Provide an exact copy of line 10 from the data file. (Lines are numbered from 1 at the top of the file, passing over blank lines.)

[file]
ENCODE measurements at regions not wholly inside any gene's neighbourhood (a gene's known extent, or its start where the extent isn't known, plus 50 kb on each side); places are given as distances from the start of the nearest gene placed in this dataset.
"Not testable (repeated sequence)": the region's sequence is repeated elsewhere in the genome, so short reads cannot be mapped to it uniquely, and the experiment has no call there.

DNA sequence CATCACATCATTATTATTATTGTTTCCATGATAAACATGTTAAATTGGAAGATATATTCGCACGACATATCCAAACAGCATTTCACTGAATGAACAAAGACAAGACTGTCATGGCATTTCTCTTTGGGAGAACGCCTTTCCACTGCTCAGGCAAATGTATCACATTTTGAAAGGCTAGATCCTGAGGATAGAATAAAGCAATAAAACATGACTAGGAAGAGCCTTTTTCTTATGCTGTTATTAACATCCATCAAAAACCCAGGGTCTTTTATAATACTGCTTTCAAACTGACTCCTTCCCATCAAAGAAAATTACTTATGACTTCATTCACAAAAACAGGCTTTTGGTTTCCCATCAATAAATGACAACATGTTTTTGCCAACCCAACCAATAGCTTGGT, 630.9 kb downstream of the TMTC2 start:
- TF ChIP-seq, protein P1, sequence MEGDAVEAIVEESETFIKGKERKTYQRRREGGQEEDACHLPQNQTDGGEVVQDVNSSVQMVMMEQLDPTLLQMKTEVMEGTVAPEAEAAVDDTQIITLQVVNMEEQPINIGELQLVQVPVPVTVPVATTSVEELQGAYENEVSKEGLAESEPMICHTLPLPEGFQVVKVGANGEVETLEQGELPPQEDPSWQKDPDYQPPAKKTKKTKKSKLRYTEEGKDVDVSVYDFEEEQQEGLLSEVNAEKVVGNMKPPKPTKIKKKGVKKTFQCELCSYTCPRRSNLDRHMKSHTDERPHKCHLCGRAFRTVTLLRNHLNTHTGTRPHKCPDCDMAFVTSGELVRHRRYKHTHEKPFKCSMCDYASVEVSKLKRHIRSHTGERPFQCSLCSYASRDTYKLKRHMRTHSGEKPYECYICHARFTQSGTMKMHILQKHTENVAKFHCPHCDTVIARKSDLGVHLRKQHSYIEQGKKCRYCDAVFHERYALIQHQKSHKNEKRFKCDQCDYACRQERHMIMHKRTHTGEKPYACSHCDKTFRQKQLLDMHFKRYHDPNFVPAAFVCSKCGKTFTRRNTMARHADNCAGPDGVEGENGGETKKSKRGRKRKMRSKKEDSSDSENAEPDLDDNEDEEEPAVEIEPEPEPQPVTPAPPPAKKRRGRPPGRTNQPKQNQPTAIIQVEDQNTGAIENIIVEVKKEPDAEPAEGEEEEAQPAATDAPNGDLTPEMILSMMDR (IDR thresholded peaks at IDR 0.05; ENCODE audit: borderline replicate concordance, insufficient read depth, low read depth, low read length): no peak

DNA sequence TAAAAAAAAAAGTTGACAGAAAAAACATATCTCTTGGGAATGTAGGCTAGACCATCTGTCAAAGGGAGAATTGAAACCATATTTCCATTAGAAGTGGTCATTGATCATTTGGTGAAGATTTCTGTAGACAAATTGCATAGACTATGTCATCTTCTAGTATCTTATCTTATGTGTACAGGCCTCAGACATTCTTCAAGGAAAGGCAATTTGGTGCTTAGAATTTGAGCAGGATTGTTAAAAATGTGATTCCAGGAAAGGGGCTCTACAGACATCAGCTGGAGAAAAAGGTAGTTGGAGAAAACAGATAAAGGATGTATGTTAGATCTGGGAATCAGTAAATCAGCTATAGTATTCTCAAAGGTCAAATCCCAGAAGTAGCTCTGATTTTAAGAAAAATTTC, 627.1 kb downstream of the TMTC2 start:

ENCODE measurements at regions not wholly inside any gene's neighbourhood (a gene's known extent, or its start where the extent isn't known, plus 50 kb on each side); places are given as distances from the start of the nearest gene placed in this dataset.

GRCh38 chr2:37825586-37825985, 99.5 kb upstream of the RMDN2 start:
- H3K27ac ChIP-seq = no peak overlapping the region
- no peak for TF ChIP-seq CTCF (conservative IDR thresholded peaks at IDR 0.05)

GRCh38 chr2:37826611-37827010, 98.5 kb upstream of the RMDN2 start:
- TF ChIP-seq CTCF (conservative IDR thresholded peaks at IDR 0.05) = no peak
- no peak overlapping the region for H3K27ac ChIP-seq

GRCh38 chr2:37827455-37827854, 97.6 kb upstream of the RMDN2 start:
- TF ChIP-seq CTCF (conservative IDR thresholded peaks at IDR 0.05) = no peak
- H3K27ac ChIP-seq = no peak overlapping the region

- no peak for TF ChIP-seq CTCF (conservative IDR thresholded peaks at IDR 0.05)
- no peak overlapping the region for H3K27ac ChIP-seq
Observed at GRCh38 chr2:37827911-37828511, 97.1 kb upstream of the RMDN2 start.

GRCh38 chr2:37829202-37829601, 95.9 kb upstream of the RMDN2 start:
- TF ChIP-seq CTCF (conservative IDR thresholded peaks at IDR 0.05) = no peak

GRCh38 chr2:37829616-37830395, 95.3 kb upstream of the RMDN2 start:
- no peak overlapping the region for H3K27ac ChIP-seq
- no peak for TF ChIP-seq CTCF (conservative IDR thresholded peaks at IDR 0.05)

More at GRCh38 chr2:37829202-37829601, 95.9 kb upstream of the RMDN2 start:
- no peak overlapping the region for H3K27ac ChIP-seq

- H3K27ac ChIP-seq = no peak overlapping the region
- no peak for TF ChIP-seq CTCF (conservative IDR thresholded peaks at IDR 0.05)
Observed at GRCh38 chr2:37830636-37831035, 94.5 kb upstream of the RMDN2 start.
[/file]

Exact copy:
GRCh38 chr2:37826611-37827010, 98.5 kb upstream of the RMDN2 start: